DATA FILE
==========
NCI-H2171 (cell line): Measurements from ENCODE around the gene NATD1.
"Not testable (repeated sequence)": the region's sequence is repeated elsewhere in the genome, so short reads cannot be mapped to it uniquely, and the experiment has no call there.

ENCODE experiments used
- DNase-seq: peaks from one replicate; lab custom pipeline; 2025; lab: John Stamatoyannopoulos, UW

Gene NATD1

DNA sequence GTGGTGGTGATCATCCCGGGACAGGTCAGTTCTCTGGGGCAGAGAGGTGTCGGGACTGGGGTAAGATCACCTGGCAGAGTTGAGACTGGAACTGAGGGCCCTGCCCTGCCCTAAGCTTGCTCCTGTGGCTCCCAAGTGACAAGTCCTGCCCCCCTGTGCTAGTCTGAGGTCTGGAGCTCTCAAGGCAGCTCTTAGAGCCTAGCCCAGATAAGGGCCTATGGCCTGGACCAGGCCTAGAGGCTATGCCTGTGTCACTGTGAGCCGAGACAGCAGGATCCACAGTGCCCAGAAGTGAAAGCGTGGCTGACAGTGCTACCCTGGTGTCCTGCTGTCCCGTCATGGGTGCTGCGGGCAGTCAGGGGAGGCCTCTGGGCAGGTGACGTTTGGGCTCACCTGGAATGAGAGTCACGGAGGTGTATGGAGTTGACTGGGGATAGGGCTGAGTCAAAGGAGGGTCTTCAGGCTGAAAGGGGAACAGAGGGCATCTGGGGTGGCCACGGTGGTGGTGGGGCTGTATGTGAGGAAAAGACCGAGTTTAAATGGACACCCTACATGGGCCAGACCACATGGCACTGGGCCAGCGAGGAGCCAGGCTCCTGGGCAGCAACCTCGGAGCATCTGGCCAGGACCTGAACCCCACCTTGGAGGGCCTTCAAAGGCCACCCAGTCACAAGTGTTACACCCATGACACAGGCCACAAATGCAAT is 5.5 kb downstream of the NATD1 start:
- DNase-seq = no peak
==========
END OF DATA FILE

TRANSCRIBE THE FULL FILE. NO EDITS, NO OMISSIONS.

NCI-H2171 (cell line): Measurements from ENCODE around the gene NATD1.
"Not testable (repeated sequence)": the region's sequence is repeated elsewhere in the genome, so short reads cannot be mapped to it uniquely, and the experiment has no call there.

ENCODE experiments used
- DNase-seq: peaks from one replicate; lab custom pipeline; 2025; lab: John Stamatoyannopoulos, UW

Gene NATD1

DNA sequence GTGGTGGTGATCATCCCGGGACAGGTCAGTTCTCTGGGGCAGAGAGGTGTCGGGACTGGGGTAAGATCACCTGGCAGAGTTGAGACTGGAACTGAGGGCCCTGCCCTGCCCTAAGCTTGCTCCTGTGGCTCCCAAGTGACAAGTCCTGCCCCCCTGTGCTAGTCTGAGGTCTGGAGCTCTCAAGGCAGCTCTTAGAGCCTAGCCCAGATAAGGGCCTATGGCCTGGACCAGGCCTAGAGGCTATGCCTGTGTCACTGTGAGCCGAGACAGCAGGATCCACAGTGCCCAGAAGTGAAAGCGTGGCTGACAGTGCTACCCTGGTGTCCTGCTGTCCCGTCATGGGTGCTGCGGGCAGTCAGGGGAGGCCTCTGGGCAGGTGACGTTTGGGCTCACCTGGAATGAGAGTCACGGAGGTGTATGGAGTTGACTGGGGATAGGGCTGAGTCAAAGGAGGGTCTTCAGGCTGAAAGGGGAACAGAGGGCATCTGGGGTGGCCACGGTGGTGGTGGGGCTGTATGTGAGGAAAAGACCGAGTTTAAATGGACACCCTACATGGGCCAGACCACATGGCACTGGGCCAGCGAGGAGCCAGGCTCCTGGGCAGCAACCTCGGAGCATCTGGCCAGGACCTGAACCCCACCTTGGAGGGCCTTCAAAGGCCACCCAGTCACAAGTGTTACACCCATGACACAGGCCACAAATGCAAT is 5.5 kb downstream of the NATD1 start:
- DNase-seq = no peak